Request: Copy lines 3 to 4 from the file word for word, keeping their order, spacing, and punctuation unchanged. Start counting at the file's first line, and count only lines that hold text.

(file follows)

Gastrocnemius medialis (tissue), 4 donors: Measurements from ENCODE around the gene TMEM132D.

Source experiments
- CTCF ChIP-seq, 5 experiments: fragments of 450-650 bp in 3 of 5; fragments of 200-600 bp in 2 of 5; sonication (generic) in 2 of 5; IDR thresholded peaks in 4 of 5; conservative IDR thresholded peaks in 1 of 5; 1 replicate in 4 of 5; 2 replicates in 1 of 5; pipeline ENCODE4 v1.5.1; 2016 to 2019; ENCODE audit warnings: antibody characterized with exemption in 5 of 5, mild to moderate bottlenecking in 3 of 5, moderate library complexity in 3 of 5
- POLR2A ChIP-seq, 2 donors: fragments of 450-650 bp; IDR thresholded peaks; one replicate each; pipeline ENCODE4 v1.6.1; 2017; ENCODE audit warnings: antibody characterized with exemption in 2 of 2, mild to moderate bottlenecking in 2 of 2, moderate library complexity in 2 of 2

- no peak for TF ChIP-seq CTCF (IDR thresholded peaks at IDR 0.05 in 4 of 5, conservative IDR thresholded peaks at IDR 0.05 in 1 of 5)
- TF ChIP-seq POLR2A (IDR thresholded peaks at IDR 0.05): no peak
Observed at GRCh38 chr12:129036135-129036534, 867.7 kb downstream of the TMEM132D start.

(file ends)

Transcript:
- CTCF ChIP-seq, 5 experiments: fragments of 450-650 bp in 3 of 5; fragments of 200-600 bp in 2 of 5; sonication (generic) in 2 of 5; IDR thresholded peaks in 4 of 5; conservative IDR thresholded peaks in 1 of 5; 1 replicate in 4 of 5; 2 replicates in 1 of 5; pipeline ENCODE4 v1.5.1; 2016 to 2019; ENCODE audit warnings: antibody characterized with exemption in 5 of 5, mild to moderate bottlenecking in 3 of 5, moderate library complexity in 3 of 5
- POLR2A ChIP-seq, 2 donors: fragments of 450-650 bp; IDR thresholded peaks; one replicate each; pipeline ENCODE4 v1.6.1; 2017; ENCODE audit warnings: antibody characterized with exemption in 2 of 2, mild to moderate bottlenecking in 2 of 2, moderate library complexity in 2 of 2